Eliminating Stress: Rule 3 – Discipline Your Thoughts

Stress and anxiety are at epidemic levels, taking their toll on our bodies and souls.  We seem to feel deeply unsatisfied in our lives, insecure about who we are, powerless to change, and desperate for any kind of escape – be it drugs, alcohol, sports, video games or Instagram.

The reasons for this are reportedly the pressure to achieve, a lack of close personal relationships, and the constant comparison with peers, which leaves us feeling miserable. The beauty industry and social media, I feel, are partly to blame.  I truly believe it is possible to use the internet to increase authentic, supportive, all-inclusive connections with others, and truly value each other for who we are, as we are.  But so often it is used to chase the high we get from “likes”, and leaves us feeling lonely and empty.  

So how do we pull ourselves out of this cycle?  I have a friend who was a fighter pilot. Obviously, being shot at while you are flying a complicated high-tech machine at 7000 mph can be somewhat stressful.  He taught me a technique in times of crisis that he calls “ice head”.  You imagine your head is ice and you block all other thoughts out, other than what is directly in front of you.  Is that difficult?  Sure. But it can be practiced, like anything else.

It’s funny how we place so much importance on discipline in other areas of our lives, from sports, nutrition and dieting, to work, school and keeping up our social media schedules. But when it comes to our thoughts, we tend to believe we have absolutely no control over them. We do! And what’s more, controlling those thoughts is an important key to your moods, motivation, energy and stress levels, which affects every other area of your life!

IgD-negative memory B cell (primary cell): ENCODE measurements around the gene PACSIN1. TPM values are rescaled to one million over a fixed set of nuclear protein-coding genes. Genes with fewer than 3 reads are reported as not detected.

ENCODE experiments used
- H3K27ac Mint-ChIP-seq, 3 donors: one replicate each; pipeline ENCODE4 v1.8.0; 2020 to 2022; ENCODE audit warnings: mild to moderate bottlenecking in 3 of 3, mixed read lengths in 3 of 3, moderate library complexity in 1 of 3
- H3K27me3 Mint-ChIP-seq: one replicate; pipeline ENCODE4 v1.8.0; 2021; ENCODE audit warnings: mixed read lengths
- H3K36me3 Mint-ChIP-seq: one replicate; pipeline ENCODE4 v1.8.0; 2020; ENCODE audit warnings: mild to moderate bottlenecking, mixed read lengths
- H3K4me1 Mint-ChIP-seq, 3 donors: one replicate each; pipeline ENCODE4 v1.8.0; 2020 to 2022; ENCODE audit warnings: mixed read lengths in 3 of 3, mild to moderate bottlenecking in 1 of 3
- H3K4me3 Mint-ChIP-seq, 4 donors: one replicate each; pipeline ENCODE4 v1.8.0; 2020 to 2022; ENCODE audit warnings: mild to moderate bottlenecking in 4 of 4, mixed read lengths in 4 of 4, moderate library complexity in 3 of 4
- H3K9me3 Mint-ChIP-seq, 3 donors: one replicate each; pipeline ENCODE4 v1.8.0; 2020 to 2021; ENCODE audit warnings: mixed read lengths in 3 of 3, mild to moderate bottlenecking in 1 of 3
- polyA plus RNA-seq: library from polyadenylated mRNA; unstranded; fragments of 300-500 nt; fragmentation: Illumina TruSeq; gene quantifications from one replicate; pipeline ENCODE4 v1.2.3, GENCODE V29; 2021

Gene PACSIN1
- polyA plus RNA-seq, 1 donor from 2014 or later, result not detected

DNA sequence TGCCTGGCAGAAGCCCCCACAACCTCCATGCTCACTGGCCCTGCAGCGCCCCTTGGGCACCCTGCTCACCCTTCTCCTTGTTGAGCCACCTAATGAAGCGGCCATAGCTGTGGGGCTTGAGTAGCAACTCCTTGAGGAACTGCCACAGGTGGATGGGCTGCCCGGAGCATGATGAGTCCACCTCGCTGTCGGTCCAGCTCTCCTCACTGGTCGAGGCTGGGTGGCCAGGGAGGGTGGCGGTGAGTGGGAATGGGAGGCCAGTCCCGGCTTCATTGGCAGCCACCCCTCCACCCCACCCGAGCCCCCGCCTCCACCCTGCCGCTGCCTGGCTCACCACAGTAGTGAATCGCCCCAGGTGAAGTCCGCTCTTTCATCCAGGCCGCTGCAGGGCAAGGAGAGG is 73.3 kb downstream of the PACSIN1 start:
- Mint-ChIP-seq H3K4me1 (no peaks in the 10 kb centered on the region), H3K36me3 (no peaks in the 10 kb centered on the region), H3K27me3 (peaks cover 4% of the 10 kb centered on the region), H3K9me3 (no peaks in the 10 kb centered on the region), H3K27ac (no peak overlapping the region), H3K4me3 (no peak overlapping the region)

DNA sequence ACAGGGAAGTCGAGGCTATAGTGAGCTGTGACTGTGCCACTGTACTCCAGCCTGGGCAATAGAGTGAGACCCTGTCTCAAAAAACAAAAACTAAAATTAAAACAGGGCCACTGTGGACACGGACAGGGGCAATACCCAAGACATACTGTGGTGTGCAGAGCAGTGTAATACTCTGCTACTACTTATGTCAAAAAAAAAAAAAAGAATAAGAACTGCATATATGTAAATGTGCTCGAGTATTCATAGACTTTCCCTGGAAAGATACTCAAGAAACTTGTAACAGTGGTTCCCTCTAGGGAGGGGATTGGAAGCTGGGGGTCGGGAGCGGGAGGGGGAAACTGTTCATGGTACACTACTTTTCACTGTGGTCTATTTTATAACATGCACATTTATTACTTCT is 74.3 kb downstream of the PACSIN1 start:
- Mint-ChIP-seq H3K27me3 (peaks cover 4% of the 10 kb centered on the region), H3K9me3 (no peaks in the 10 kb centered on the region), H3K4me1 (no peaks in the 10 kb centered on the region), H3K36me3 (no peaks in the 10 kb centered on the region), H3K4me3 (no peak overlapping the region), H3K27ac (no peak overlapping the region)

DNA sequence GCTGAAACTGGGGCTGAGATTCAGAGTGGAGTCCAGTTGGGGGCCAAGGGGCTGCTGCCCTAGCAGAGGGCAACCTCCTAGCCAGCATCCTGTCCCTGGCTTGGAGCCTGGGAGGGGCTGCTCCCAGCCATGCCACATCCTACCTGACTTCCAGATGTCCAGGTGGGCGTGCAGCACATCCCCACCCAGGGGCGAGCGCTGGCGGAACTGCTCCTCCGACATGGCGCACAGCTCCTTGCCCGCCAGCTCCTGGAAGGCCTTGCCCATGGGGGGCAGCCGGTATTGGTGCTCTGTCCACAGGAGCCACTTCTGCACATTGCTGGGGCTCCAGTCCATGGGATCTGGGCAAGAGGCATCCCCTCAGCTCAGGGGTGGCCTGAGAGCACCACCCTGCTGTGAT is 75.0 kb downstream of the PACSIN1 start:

Let me give you an example. An ex-boyfriend of mine got himself into debt and then lost his job. Negative thinking kind of took over his life. Every day he would focus on, “I have no money. I have no money. The world is S&%t. I have no money”. You can imagine what this did to his motivation levels. He still to this day hasn’t pulled himself out of that situation. And it’s hard. I totally understand. When you have no money (no friends, no job, poor health, etc) it is very hard to put on a happy face. But what happens when we force ourselves to focus our thoughts instead on possible opportunities? We see hope, which completely changes our mood and energy levels, giving us the power to make changes to improve our situation. It snowballs. Thoughts become things, as they say.

How do we accomplish this? Meditation is about emptying our minds when a whirlwind of thoughts are circling. Disciplining your thoughts is about making a commitment to change. Every time a negative thought comes into your mind, force yourself to change it to a positive. Change obsessive thoughts about your problems into obsessive, dogged thoughts about solutions. Change thoughts about people who have hurt you, into thoughts of empathy, new relationships or projects. Rejection? Simply refuse to think about it! It’s your choice! Change the focus instead to finding new opportunities and things that inspire you.

Give it a week and see if disciplining your thoughts doesn’t snowball into less stress, more energy and positive action. Happiness is quite often a choice, and only one decision away.

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